The two greatest challenges facing the world in 2021—climate
change and growing inequality—could both be addressed by the
application of a fundamental remedy: Henry George’s misnamed,
misunderstood, and much-maligned single tax. Taxes are burdens,
charges levied on activities and commerce that very often discourage the
very kinds of productivity that the taxing body would be better off
encouraging. George understood this and proposed the elimination of
every tariff and tax save for the one on land. In a nutshell, that’s it. Henry
George’s infamous single tax was also known as a land value tax. And
here is where George, a rational philosopher who argued for a strict and
consistent definition of terms, failed to anticipate how those two words,
“tax” and “land” allowed monopolists—those who would have to relinquish
their unearned advantage should his policy be adopted—to distort, deride,
and discredit his proposal.

What is land? For most people the answer would be the ground under
our feet. Despite the fact that agricultural land was the most obvious factor
of production in George’s day, he was careful in his definition of terms to
point out that he used the word “land” in its broadest sense. For Henry
George, land meant all naturally occurring resources: pure air, clean
water, virgin forests, oceans, wild flora and fauna, mineral reserves, and,
yes, the ground itself. As he clearly stated, the term “land” encompassed
all gifts of nature, the things no human can claim to have created but
which every one of us must be able to access in order to survive. In
today’s economy, the atmosphere, outer space, its planets, and the
electro-magnetic spectrum should be added to the list.
How about the word tax? Is that the best term to apply to the collection of
fees that George proposed? No. Unfortunately, a more accurate term,
“rent”, is another of those words with multiple meanings. In its everyday
use, people think of it as the monthly fee they pay to lease a car or an
apartment. “Economic rent” is an altogether different beast and one that
the introduction of a Georgist solution is designed to tame. Henry George
wanted to eliminate what today’s economists call rent-seeking
behavior. Rentiers claim income from nothing more complicated than the
ownership/monopoly of a common resource that others need. The entity
holding paper title captures unearned fiscal rewards based on little other
than the fact of the holding.

The point is not to outlaw private ownership, but to put a stop to such rent-
seeking behavior. Who would be willing to devote time, ingenuity, and
money to utilizing a resource if their claim to the improvements erected on
a piece of land, for example, were not secure? No one should be denied a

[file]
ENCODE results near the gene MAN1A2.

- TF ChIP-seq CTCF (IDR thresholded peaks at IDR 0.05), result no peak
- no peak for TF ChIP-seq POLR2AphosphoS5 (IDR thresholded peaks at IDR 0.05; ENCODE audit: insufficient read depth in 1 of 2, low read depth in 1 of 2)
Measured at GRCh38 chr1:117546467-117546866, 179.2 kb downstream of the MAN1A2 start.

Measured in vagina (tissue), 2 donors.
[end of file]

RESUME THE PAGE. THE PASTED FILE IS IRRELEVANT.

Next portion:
legitimate profit when they have worked to productively employ the
resources they hold. The trick is to separate out gains that flow to title-
holders as a result of their unique skill and effort from the amount of return
that is based solely on economic rent, the unearned privilege derived from
the exclusion of others.

Anyone who claims ownership of a piece of the commons in nature should
be expected to remit to the public coffers the economic rent associated
with that holding. Whether the charges be on activities or externalities that
pollute, consume, or monopolize, the resulting wealth flowing from them
rightly belongs to us all and should be used to fully replace more onerous
taxes, such as the income tax. You pollute the air, you pay. You dump
mercury into the water, you pay. You ravage virgin forests, or overfish the
rivers, streams, and oceans, you pay. You occupy a plot of land that
someone else might also want to use, you pay. You control
electromagnetic frequencies in ways that make them unavailable to
others, you pay. You leave space junk orbiting Earth, you pay.
Isn’t it astonishing? The remedy that a 19 th -century political economist,
Henry George (Progress and Poverty, 1879), developed to break the
counterintuitive link between growing inequality and technological advance
also provides an efficient and effective way to address climate change.
Those whose unearned privileges have enabled them to control a
disproportionate share of money and power will do everything they can to
block the path to a just and sustainable world. They don’t seem to realize
that when our planet becomes incompatible with human life, they will go
down with the rest of us. Is our willful blindness to a catastrophe of our
own making the only thing that unites us? While the world around us is
consumed by fires, floods, droughts, record-breaking heat, tornadoes, and
rising oceans, we bicker over petty political divides. It’s time to join forces
and get to work, right now, before it’s too late to turn things around.

Heather Remoff has Ph.D. in anthropology and a passion for evolutionary
theory. Her most recent book, What’s Sex Got To Do with It? Darwin,
Love, Lust, and the Anthropocene (London: Shepheard Walwyn, 2021), is
now available for preorder. In the concluding chapters of What’s Sex Got
To Do with It?, she proposes policy changes influenced by the work of
Henry George.